Wayne State Information Security Office wants to test your scam email knowledge

National Cyber Security Awareness Month spurs year-long training initiative

As the Wayne State community continues to learn and work online, virtual security threats such as scam and phishing emails remain a concern for all large businesses, corporations, and organizations that own sensitive data, including educational institutions like Wayne State University. Computing and Information Technology (C&IT) places a high priority on the security of student, faculty, and staff data, and has focused its efforts on information security training for employees.

In mid-October, C&IT’s Information Security Office (ISO) distributed test scam email messages to select employees as part of its 2020 National Cyber Security Awareness Month (NCSAM) campaign. These tests were designed to measure phishing and scam risk perception and behavior at Wayne State in order to create security-awareness training that is tailored to the community’s specific needs.

“You will see a theme start to emerge, which is that we all have a piece to play in keeping the university secure,” said Wayne State Chief Information Security Officer and Senior Director of C&IT Information Security, Garrett McManaway. “This is the start of a journey to make information security as much a part of our culture as all the other great things we do together as a university.”

Below is a summary of these test email messages, including the clues that confirm them as scams; the phishing techniques used in these test messages are representative of actual messages seen by C&IT’s ISO.

The efforts don’t stop there — in the coming weeks, C&IT will invite employees to security awareness training from KnowBe4. Participants will include employees who work with sensitive data on a daily basis; this training is designed to help those Warriors recognize attacks that put the university at risk every day.

“October is always a great time for us to talk about security awareness, but this year is exciting as we have a new partner in KnowBe4 that allows for a more robust training program that we can leverage throughout the year,” said McManaway.

At the end of the training period, the C&IT ISO will conduct another test to measure the success of this initiative; the results and clues will be posted at that time. Over the course of the coming year, C&IT will continue efforts like this to ensure the entire Wayne State community remains Warrior Secure.

Going forward, remember the two Wayne State information security golden rules:

  • When you receive a phishing email, either delete it or report it by forwarding it to abuse@wayne.edu. You don’t have to forward the phishing message to anyone else.
  • If you have shared your password or think that your account has been compromised in any other way, contact the C&IT Help Desk at 313-577-4357 immediately so C&IT may secure your account.

Email test 1: Your Zoom account is on hold. Sign-in today!


  • Sender is not from zoom.us and uses a misspelled email address.
  • The link is suspicious. As seen in the example above, hovering your mouse pointer over the Activate Account button shows that the link goes to phishing.guru, not to a zoom.us or a wayne.edu address.
  • The message is flagged as [EXTERNAL]. This is not proof-positive that it is a phishing email. Zoom is a WSU partner and may send direct communications that the Wayne State email system will flag as [EXTERNAL]. However, this should be a reminder to pause before clicking links or opening attachments.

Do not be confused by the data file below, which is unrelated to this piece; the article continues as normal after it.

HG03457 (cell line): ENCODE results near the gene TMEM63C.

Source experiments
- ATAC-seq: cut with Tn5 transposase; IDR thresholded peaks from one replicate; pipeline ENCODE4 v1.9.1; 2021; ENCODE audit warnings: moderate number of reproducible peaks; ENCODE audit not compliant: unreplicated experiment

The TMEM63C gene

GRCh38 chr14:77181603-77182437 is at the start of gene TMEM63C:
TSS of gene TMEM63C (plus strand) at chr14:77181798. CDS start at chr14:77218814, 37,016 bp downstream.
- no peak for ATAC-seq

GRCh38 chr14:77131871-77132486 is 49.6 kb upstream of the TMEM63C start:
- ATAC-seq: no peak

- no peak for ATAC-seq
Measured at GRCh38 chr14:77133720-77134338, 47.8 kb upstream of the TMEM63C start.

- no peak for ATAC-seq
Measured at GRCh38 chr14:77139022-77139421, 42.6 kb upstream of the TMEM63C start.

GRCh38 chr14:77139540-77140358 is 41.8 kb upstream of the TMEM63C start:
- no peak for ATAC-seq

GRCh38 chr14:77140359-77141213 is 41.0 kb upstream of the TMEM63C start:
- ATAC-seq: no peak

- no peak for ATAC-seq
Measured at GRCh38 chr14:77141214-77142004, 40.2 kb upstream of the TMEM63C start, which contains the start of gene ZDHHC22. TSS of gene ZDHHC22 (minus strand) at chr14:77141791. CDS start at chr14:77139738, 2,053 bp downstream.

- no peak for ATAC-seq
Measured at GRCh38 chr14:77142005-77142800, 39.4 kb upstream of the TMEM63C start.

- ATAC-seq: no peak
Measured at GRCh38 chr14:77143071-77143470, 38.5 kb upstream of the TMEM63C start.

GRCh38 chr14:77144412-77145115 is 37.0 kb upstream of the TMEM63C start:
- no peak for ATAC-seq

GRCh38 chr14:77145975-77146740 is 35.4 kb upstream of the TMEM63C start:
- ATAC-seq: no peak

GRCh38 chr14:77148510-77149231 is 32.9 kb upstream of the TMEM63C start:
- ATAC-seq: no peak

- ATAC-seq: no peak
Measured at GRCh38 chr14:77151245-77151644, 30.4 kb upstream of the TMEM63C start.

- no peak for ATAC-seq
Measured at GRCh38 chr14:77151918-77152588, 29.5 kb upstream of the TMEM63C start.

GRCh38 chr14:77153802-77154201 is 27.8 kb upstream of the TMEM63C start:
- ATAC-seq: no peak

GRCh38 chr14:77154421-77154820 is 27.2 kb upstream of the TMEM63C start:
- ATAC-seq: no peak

• 3% clicked the link
  • 3% reported the email to abuse@wayne.edu
  • 94% either deleted or ignored the message. Deleting a phishing message is the best response, reporting it to abuse@wayne.edu is second best response.   

Email test 2: List of Rescheduled Meetings Due to COVID-19

The second test message used a more enticing subject. Phishing often relies on an emotional response, and changes to our meeting schedules impact us all.


  • Although the sender was “spoofed,” it is from a valid WSU email which makes it harder to identify.
  • Hovering over the Rescheduled Meetings link shows that it is redirecting to Google, not a wayne.edu or Microsoft link (see example below).


  • 17% of recipients clicked the link
  • 6% reported the email to abuse@wayne.edu
  • 77% either deleted or ignored the message

Email #3: Your file

The third test message alarmed many people, but it is the most common type of scam email that the ISO team addresses on a daily basis.


  • Although the message claims to be from hr@wayne.edu, it has an [EXTERNAL] flag, and this combination is a red flag that something is not right.
  • HR will never ask for an employee’s personal information to be sent directly via email. You should always provide this information through secure means, such as the employee self-service portals in Academica.


  • Over 150 people replied to this scam email. The ISO team does not keep or store responses when we do these tests, so it’s possible that the replies might have been people questioning whether the email was legitimate. The best way to know whether a message is legitimate is to directly contact the person you believe sent the message through means other than just replying to the email.
  • C&IT knows many people contacted HR and the Help Desk, but only about 6% of the messages were reported to abuse@wayne.edu.

C&IT is Wayne State University's central IT organization, in the Division of Academic Affairs. Rob Thompson is interim Chief Information Officer (CIO) for Wayne State University and Associate Vice President for C&IT. For support Wayne State IT systems or services, please contact the C&IT Help Desk at 313-577-4357 or helpdesk@wayne.edu. Find FAQs at tech.wayne.edu/kb and follow us on Twitter @WayneStateCIT for instant updates.

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